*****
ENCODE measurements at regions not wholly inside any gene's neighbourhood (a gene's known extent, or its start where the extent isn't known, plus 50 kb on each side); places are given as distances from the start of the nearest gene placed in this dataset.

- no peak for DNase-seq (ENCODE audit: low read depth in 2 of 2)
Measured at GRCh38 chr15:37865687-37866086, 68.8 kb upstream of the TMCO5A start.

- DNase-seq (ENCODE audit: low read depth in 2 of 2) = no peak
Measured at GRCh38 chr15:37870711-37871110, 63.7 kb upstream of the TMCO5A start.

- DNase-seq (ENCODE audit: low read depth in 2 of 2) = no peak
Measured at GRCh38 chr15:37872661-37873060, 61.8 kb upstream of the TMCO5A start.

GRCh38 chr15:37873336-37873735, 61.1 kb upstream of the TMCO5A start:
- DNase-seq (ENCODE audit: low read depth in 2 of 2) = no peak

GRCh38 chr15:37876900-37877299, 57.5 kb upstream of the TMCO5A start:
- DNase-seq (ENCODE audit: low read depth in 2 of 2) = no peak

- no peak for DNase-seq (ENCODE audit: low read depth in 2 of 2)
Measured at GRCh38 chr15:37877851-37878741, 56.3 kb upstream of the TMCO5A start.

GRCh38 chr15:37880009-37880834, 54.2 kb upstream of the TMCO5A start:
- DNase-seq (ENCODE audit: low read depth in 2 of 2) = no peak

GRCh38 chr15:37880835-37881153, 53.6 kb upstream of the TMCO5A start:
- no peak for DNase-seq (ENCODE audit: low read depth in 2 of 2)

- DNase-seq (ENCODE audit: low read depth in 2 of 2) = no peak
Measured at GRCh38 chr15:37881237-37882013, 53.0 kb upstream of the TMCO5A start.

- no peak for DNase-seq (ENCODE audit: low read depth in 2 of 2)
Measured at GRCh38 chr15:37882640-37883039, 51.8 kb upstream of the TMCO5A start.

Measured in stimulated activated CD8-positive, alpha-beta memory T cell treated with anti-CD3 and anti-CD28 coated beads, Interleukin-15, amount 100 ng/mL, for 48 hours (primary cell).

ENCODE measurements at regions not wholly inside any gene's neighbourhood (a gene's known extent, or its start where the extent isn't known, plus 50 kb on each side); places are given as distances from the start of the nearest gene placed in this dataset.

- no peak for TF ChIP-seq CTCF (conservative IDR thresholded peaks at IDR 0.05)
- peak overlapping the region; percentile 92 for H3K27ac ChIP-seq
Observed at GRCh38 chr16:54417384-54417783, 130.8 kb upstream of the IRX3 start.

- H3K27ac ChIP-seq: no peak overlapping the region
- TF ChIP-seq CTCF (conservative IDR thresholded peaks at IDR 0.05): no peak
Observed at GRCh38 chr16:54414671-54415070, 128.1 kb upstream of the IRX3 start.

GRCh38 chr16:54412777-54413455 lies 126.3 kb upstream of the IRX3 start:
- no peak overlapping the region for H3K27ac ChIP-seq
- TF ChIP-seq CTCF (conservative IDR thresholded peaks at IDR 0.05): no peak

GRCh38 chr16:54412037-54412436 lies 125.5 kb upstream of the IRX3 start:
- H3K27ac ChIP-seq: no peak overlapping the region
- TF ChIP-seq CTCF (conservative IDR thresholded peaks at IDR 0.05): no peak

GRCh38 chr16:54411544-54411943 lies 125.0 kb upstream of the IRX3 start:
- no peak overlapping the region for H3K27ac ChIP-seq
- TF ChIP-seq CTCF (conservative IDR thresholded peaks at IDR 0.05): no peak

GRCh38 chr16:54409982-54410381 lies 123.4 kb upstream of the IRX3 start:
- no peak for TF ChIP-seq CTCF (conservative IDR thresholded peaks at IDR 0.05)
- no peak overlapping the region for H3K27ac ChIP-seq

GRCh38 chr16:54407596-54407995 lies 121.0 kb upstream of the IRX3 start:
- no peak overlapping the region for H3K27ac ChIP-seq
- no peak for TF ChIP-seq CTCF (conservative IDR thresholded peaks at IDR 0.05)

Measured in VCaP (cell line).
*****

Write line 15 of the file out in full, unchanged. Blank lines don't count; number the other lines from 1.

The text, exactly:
- DNase-seq (ENCODE audit: low read depth in 2 of 2) = no peak